PASSIVE VOICE

PASSIVE VOICE

In traditional grammar, a type of sentence or clause in which the subject receives the action of the verb. Example: “A good time was had by all.” Contrast with active voice.

The most common form of the passive in English is the short passive or agentless passive: a construction in which the agent (that is, the performer of an action) is not identified. Example: “Mistakes were made.” (In a long passive, the object of the verb in an active sentence becomes the subject.) See the discussion of the passive gradient in Examples and Observations below.

Often the passive voice is formed by using the appropriate form of the verb to be (for example, is) and a past participle (for example, formed). However, passive constructions aren’t always made up of be and a past participle. For example, see the discussion of the “get”-passive.

Though many style guides discourage use of the passive, the construction can be quite useful, especially when the performer of an action is unknown or unimportant. Passive constructions can also enhance cohesion.

The passive forms are made up of the verb be with a past participle:

  be past participle  
English is spoken all over the world
The windows have been cleaned
Lunch was being served
The work will be finished soon
They might have been invited to the party

We sometimes use the verb get to form the passive:

Be careful with the glass. It might get broken.

Peter got hurt in a crash.

If we want to show the person or thing doing the action we use by:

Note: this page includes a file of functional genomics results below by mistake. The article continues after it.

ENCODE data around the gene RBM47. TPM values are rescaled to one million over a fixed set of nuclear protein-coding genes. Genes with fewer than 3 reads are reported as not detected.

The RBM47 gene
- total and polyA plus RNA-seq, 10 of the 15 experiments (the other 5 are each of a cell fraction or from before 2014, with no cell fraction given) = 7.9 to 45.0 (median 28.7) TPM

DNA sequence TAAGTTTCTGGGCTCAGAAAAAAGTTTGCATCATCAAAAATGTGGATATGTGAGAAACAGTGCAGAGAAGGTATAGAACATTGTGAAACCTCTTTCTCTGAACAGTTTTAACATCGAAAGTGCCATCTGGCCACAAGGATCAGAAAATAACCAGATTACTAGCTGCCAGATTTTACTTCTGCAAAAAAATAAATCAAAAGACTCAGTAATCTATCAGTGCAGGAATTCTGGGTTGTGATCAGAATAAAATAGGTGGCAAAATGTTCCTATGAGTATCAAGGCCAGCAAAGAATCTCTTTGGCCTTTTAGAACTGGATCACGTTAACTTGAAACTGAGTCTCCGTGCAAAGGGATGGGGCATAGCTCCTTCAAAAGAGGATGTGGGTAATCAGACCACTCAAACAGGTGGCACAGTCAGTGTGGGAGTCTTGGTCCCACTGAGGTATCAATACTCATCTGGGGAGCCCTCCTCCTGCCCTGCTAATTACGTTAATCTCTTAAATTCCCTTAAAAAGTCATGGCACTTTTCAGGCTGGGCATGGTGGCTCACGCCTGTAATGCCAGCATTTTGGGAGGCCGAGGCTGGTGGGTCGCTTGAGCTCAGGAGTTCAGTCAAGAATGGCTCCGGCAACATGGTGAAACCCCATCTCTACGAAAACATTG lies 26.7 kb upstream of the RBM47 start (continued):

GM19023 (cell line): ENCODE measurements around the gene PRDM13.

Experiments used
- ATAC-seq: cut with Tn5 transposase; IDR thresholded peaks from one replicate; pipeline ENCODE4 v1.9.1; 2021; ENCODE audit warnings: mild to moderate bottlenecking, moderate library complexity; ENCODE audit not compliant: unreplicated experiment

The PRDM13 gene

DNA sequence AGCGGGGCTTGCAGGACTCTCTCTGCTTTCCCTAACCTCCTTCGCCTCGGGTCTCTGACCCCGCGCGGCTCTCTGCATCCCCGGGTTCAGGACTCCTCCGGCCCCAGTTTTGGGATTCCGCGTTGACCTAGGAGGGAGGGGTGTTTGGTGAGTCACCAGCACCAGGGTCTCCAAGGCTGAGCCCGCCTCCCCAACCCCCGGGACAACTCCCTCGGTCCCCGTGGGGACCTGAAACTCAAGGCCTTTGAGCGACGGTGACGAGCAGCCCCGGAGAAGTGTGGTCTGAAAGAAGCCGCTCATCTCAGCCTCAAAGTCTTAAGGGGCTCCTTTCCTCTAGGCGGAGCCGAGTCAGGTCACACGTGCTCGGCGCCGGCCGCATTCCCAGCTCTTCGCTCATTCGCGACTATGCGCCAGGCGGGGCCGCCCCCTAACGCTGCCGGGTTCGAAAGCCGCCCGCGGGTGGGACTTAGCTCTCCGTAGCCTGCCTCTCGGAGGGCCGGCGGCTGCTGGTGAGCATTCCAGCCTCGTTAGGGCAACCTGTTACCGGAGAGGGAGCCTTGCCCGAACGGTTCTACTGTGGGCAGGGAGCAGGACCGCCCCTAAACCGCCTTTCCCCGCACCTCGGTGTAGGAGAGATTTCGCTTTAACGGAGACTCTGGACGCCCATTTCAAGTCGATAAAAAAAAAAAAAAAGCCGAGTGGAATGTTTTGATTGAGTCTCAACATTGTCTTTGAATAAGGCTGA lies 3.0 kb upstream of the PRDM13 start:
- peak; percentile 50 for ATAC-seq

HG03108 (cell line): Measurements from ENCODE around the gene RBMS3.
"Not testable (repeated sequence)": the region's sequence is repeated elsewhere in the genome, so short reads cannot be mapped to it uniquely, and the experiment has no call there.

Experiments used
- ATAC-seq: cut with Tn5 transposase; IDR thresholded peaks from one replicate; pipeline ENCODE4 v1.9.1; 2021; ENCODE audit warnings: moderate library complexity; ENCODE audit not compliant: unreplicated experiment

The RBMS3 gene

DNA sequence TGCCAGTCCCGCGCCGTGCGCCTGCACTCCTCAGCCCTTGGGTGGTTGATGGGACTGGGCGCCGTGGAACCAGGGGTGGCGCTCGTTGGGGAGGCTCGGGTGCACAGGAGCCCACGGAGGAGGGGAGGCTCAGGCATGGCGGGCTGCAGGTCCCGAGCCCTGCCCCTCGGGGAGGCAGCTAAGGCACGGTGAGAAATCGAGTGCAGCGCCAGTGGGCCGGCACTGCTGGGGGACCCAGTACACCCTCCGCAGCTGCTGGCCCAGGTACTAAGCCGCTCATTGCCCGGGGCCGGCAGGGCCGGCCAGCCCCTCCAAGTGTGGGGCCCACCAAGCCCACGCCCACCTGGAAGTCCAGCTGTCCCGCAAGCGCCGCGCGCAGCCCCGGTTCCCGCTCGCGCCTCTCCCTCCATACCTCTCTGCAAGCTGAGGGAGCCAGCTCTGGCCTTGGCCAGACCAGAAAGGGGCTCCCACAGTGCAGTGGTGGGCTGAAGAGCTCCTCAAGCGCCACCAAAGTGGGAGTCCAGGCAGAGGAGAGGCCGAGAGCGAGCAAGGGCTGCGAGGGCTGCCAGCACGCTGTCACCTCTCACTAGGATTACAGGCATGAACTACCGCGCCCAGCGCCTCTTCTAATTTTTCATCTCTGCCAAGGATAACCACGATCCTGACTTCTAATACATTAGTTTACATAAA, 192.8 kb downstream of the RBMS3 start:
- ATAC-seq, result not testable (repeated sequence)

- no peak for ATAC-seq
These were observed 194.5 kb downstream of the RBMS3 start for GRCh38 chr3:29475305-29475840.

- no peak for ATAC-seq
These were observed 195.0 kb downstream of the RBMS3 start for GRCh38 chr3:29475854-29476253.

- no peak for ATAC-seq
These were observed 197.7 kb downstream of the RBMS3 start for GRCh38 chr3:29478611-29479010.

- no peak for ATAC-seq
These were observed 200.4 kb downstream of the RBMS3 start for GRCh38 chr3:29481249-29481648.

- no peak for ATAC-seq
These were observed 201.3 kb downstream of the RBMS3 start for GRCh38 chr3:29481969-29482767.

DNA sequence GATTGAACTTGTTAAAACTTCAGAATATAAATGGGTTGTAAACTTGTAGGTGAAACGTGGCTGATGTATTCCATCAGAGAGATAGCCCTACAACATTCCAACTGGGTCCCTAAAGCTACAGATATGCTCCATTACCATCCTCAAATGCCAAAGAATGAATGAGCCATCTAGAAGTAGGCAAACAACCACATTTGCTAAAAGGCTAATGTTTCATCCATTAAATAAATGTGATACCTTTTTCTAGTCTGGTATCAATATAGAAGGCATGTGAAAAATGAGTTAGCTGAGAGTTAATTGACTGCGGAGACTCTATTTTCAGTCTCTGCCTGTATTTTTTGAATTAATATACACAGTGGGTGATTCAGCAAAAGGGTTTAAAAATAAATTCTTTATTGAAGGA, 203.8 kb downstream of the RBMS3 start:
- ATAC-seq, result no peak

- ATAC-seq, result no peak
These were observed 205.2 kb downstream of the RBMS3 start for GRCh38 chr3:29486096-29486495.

She was attacked by a dangerous dog.

The money was stolen by her husband.

We can use the indirect object as the subject of a passive verb:

active   passive
I gave him a book for his birthday >> He was given a book for his birthday.
Someone sent her a cheque for a thousand euros >> She was sent a cheque for a thousand euros.

We can use phrasal verbs in the passive:

active   passive
They called off the meeting. >> The meeting was called off.
His grandmother looked after him. >> He was looked after by his grandmother.
They will send him away to school. >> He will be sent away to school.

Some verbs very frequently used in the passive are followed by the to-infinitive:

be supposed to be expected to be asked to
be scheduled to be allowed to be told to

ACTIVE TO PASSIVE

  1. Somebody will clean the room later – The room will be cleaned
  2. Somebody is using the computer – The computer is being used.
  3. Someone is eating mangos – Mangos is being eat.
  4. John punch rudi in the face – Rudi is punched in the face.
  5. Jono ride a bike every day on daily basis – A bike is ridden every day on daily basis by Jono.
  6. Susan made a juice of dragon fruit for me – A juice of dragon fruit was made for me.
  7. I think someone is following us – I think we’re being followed.
  8. They have postponed the concert – The concert have been postponed.
  9. Somebody dellayed the flight – The flight was dellayed.
  10. New money is washable – It can be washed.

PASSIVE TO ACTIVE

  1. This house was built in 1930 – Some body built this house in 1930
  2. Many accidents are caused by dangerous driving – Dangerous driving cause many accidents.
  3. A Cinema is a place where films is shown – A place where film show is a Cinema.
  4. You were invited to the wedding – Somebody invited you to the wedding.
  5. This room is cleaned every day – Somebody cleans this room every day.
  6. How much money was stolen? – How much somebody stole the money?
  7. Were you invited to the party by Sapardi ? Did Sapardi invite you to the party?
  8. No, I wasn’t invited – No, Sapardi didn’t invite
  9. How is the word “howl” pronounced? – How you pronounce the word “howl”?
  10. When was the telephone invited? – When someone invited the telephone?

 

BIBLIOGRAPHY

Josephine Quah. 1993. Grammar practice with answers. Jakarta: Binarupa Aksara Kang Guru. December 2001. English Magazine.

T.H. M. Sudarwati and Grace Eudia. 2006. Look Ahead an English Course for senior high schools students year XII. Jakarta: Erlangga.

Raymond Murphy. 1984. English in Use. Melbourne: Cambridge University Press.

https://learnenglish.britishcouncil.org/en/english-grammar/verbs/active-and-passive-voice accessed on 06 May 2015.

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